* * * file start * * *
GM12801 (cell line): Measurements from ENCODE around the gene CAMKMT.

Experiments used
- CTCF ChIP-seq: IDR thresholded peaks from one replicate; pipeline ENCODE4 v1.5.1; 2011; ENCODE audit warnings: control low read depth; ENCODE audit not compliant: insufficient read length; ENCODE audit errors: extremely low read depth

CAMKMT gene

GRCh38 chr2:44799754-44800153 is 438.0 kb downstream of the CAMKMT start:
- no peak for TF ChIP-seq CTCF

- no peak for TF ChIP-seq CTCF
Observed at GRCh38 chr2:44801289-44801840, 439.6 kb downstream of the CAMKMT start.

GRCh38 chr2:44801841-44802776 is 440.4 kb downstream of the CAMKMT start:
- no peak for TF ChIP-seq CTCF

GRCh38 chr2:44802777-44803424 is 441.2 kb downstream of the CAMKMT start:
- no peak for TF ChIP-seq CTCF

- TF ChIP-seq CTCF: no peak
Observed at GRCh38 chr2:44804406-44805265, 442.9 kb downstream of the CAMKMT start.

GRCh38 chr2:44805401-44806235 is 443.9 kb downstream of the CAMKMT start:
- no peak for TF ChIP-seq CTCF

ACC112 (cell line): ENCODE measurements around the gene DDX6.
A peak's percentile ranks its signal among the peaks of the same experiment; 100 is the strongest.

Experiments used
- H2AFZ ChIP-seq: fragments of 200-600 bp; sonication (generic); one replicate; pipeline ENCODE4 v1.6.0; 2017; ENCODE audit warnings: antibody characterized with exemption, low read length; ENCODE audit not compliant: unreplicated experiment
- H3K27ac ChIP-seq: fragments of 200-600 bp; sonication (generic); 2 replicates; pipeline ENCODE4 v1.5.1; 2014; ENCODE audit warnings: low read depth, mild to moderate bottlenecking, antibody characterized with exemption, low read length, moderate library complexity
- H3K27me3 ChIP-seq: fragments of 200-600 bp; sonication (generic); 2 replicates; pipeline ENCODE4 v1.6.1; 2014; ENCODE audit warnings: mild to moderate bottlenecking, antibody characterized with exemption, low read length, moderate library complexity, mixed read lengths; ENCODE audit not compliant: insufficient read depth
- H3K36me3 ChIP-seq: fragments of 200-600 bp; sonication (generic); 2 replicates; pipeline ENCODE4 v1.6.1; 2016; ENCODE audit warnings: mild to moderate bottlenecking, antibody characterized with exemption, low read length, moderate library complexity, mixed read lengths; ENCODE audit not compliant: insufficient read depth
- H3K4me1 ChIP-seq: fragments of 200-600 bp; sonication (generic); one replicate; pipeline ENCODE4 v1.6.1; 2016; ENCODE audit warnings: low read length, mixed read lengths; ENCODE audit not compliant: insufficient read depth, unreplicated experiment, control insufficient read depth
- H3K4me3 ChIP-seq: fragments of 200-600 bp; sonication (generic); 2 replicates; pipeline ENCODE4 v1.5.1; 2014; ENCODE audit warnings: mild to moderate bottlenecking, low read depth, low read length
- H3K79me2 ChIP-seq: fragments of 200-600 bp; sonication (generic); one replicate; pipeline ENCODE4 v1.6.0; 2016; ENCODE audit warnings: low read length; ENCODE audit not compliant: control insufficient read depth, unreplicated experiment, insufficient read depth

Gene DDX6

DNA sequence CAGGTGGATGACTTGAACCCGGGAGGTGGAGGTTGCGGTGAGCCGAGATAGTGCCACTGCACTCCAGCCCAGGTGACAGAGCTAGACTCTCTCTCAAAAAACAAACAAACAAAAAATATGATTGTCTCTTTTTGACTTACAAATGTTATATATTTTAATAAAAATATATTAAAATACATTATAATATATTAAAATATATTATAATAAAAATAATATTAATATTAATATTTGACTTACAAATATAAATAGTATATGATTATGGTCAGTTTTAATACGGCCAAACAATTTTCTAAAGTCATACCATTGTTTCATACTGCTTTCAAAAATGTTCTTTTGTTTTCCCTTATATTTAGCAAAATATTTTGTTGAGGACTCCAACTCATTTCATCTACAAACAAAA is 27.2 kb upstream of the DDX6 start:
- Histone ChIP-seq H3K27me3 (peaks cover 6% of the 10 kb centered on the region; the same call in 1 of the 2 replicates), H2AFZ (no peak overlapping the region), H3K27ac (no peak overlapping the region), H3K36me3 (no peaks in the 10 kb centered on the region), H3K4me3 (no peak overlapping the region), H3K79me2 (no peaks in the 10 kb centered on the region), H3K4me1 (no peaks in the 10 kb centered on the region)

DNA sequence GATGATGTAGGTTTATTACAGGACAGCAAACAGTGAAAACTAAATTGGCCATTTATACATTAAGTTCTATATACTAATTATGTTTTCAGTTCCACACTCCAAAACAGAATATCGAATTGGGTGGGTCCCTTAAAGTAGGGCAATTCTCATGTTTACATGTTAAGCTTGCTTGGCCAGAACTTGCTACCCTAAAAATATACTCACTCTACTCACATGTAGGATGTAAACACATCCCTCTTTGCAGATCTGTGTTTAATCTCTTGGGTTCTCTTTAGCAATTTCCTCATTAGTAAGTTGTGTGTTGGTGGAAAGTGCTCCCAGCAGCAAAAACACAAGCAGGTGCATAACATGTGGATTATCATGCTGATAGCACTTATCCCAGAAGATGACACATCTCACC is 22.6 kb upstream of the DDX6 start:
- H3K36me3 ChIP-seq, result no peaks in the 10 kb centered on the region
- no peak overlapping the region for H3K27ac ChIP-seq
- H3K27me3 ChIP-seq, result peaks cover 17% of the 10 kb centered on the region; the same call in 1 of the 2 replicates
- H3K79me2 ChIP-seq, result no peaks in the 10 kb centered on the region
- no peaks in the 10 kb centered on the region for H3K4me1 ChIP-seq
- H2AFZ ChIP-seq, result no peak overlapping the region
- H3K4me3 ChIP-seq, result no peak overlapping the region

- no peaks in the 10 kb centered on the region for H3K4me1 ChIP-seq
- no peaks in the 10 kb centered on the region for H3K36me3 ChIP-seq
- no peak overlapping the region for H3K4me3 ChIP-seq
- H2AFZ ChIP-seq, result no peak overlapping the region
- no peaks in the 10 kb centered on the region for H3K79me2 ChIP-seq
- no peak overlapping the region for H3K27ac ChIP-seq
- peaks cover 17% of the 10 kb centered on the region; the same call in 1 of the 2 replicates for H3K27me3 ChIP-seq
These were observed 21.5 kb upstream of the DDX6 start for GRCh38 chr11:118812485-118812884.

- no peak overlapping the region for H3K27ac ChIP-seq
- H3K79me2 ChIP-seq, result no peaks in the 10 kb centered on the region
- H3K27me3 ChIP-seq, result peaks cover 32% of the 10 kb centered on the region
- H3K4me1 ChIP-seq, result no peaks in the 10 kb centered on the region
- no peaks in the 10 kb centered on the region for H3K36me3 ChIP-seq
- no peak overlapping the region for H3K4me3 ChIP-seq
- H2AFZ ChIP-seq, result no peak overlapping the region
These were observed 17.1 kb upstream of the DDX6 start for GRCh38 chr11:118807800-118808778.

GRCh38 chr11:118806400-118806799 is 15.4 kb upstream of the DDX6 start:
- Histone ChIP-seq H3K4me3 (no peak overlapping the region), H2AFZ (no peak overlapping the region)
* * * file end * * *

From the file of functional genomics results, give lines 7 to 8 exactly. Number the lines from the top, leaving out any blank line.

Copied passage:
- no peak for TF ChIP-seq CTCF
Observed at GRCh38 chr2:44801289-44801840, 439.6 kb downstream of the CAMKMT start.